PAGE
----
You’re one in fourteen.

Everyone says that all the Dutch people in Amsterdam speak English. You won’t find anyone who will only speak Dutch to you, they say. It’s a port city, it’s a city of merchants, it’s an international city, it’s the Mensa headquarters, whatever reason: it’s just not going to happen.

And everyone says that we won’t find any ice cream here in the winter. Not until summer, or at least late April, they say. The diets here are reasonable, we think about the season, now is the time for hot chocolate, soup, and whatever else: it’s just not going to happen.

No Dutch-speakers, no ice cream, it’s not possible, they all said.

Well you were all wrong. It’s pouring and miserable and I’m in the most international city on earth and today I found an ice cream vendor that speaks no English. It’s the little things that make me happy at this point. The little things, and proving other people wrong.

This man wasn’t even old! It was a non-English-speaking young man!

I haven’t had an at-gunpoint opportunity to practice any Dutch until today, at the magic ice cream shop. Not that it was a gunpoint scenario. It’s just that usually when people get to the hard questions, or any questions, they switch to English.

In my moment of panic I couldn’t remember how to say that I don’t speak Dutch, and could only recall how to tell him that “my Dutch is not so hot.”

“My Dutch is not so hot.” I told him in very slow Dutch, saying what really did not need to be said.

Standing in the ice cream shop, looking back and forth between the rain outside and the ice cream selling man, I thought about whoever’s job it is to store new Dutch words I learn on notecards, file them in my brain, and then retrieve them at the moment they become useful. “Not so hot!” I imagined her scribbling on a piece of posterboard. “Let’s keep this one handy. Right at the front, with the lyrics to every Magnetic Fields song and the words to the LDS sacrament prayers in German!!!” As I silently begged her to remind me how to say something else, anything else, she left to take a smoke break and tossed the burning match on whatever other Dutch vocabulary I had.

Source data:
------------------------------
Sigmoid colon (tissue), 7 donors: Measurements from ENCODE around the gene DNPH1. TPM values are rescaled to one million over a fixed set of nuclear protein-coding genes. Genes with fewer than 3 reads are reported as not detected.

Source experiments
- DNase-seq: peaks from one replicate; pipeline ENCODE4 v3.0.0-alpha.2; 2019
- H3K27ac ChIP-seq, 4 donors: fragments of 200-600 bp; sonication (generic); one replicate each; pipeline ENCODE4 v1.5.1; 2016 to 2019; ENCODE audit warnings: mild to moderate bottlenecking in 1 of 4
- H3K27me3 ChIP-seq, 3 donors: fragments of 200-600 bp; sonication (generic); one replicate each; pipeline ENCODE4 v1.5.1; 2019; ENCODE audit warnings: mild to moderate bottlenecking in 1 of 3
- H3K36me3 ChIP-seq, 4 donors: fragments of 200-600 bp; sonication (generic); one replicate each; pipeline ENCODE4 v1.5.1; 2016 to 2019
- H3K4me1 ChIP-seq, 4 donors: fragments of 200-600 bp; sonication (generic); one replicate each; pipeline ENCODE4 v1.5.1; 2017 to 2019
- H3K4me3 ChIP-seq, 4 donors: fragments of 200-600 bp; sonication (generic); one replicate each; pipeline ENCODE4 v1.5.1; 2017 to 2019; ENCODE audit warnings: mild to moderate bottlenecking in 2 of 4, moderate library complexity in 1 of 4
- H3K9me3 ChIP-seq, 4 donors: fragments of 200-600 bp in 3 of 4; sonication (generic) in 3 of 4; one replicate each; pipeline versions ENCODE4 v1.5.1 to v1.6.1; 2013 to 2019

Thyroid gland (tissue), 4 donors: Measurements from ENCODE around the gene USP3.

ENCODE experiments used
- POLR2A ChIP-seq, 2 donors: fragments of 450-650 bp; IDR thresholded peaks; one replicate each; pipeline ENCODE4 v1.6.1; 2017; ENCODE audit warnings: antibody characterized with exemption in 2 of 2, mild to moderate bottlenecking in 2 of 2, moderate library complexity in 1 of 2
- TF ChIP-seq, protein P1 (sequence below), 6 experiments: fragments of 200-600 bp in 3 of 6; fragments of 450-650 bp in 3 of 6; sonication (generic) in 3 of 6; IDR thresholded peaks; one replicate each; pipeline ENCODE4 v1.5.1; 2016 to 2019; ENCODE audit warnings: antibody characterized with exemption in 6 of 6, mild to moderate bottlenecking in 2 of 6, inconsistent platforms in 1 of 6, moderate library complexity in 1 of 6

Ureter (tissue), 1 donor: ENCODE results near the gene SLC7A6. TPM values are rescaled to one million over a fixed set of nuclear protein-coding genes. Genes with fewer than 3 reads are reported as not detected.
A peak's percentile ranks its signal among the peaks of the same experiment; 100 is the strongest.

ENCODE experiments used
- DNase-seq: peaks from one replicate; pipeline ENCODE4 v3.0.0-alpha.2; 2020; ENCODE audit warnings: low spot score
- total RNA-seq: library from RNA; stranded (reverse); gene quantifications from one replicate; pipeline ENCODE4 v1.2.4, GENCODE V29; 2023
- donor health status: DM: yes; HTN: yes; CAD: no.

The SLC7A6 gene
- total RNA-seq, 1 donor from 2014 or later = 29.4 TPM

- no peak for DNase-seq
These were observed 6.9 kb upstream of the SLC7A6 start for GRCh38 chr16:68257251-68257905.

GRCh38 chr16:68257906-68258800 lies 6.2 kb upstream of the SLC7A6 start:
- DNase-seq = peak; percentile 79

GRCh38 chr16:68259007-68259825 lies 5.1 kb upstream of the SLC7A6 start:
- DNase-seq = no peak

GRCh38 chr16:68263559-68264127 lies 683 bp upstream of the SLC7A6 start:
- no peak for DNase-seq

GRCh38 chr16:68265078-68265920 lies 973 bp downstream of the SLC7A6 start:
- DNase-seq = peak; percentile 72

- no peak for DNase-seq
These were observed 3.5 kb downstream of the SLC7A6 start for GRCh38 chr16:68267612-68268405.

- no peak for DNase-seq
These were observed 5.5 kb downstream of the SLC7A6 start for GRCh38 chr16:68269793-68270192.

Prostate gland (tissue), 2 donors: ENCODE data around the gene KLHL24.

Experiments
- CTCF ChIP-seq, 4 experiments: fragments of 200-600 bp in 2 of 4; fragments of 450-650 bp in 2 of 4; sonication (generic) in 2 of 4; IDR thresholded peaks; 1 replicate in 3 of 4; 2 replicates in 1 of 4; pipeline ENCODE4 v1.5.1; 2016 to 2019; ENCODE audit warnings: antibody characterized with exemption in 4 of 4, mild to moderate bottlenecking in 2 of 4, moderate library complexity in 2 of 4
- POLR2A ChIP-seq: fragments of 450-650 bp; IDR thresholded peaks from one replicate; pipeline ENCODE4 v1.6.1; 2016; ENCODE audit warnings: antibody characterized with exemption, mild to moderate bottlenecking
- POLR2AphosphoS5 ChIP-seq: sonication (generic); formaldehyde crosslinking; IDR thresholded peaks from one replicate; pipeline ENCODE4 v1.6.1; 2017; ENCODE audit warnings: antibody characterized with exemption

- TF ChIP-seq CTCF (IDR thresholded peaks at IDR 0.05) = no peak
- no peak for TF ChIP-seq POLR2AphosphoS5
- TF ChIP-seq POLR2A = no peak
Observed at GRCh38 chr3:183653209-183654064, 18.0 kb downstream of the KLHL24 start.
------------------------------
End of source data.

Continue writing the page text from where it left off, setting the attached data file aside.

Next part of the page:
“I am American. I am an American woman.” I told the very patient man. “Now. HERE. Now, …Netherlands?”

Being in this ice cream place made me feel like a kid again: not because they had stroopwafel flavored ice cream and peanut-M&M milkshakes, but because the non-English-speaking man asked me how long I’ve lived here. I wanted to tell him that I’ve been in Amsterdam 3 weeks, but I only know how to say the word for “days,” and the biggest number I know is 14, so I had to improvise a bit and say I’ve been here 14 days.

It’s been a long time since the biggest number I knew was that small. If I had to tell you how long it’s been, and I had to tell you in Dutch, I would tell you it’s been 14 years.

Where are they bringing all that gravel anyway

Is the word “heren” German, and does it mean men or women? Sometimes it’s on bathroom doors, but I can never remember what it means.

Last weekend I was thinking about it as I walked across a bridge, but it was hard to concentrate because there were SO many people screaming. It seemed like everyone around me was screaming, everyone except for one guy, who was holding up a cell phone and videotaping me.

I looked to my right, toward some red flashing lights and a siren, and saw a woman in a raincoat waving her arms all over. That’s when I noticed I was the only person on the bridge, everyone else was on one side or the other screaming at me to move so that the bridge could go up and a boat covered in gravel could go through.

I ran back and stood next to a woman who told me that these bridges take everyone a while to get used to. She didn’t know that last week I moved here from a city that also has raised bridges, and I didn’t tell her.

Boaz took this photo, in Portland. Don’t show it to nice women you meet by bridges.

When the boat had gone by and the bridge was back down and we all crossed, the videotaping man was still there on the other side and still recording me. He held his phone out with both hands to get it close to my face as I passed.

I winked at him, which would have been a cool and confident way to end an embarrassing (and poorly filmed, I bet) YouTube video, except I’m terrible at winking so it probably looked like I’d just gotten sick. But I think winking is like crossing bridges. You just have to keep trying to do it until enough people scream at you to stop.

Processed with VSCO with f2 preset